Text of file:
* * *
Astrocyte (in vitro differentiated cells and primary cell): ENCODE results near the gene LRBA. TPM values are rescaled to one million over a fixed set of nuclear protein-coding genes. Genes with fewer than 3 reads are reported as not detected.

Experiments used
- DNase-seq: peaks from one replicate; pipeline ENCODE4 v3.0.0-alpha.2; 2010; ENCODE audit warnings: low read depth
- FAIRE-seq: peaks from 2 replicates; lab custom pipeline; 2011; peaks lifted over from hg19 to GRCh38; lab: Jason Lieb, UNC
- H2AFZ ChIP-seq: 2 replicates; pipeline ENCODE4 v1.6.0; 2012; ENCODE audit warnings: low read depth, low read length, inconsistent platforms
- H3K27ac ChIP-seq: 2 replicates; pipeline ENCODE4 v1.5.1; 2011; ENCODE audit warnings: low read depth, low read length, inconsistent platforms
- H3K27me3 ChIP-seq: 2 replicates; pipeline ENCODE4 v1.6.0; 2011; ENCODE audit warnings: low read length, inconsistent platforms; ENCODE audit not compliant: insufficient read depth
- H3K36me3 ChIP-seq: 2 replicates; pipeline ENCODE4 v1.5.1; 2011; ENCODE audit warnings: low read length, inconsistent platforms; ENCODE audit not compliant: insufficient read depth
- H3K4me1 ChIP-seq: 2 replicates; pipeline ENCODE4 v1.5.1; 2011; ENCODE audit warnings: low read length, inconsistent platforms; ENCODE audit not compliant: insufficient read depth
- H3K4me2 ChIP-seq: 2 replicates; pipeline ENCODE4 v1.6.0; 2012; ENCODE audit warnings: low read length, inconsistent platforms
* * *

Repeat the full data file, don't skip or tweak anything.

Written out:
Astrocyte (in vitro differentiated cells and primary cell): ENCODE results near the gene LRBA. TPM values are rescaled to one million over a fixed set of nuclear protein-coding genes. Genes with fewer than 3 reads are reported as not detected.

Experiments used
- DNase-seq: peaks from one replicate; pipeline ENCODE4 v3.0.0-alpha.2; 2010; ENCODE audit warnings: low read depth
- FAIRE-seq: peaks from 2 replicates; lab custom pipeline; 2011; peaks lifted over from hg19 to GRCh38; lab: Jason Lieb, UNC
- H2AFZ ChIP-seq: 2 replicates; pipeline ENCODE4 v1.6.0; 2012; ENCODE audit warnings: low read depth, low read length, inconsistent platforms
- H3K27ac ChIP-seq: 2 replicates; pipeline ENCODE4 v1.5.1; 2011; ENCODE audit warnings: low read depth, low read length, inconsistent platforms
- H3K27me3 ChIP-seq: 2 replicates; pipeline ENCODE4 v1.6.0; 2011; ENCODE audit warnings: low read length, inconsistent platforms; ENCODE audit not compliant: insufficient read depth
- H3K36me3 ChIP-seq: 2 replicates; pipeline ENCODE4 v1.5.1; 2011; ENCODE audit warnings: low read length, inconsistent platforms; ENCODE audit not compliant: insufficient read depth
- H3K4me1 ChIP-seq: 2 replicates; pipeline ENCODE4 v1.5.1; 2011; ENCODE audit warnings: low read length, inconsistent platforms; ENCODE audit not compliant: insufficient read depth
- H3K4me2 ChIP-seq: 2 replicates; pipeline ENCODE4 v1.6.0; 2012; ENCODE audit warnings: low read length, inconsistent platforms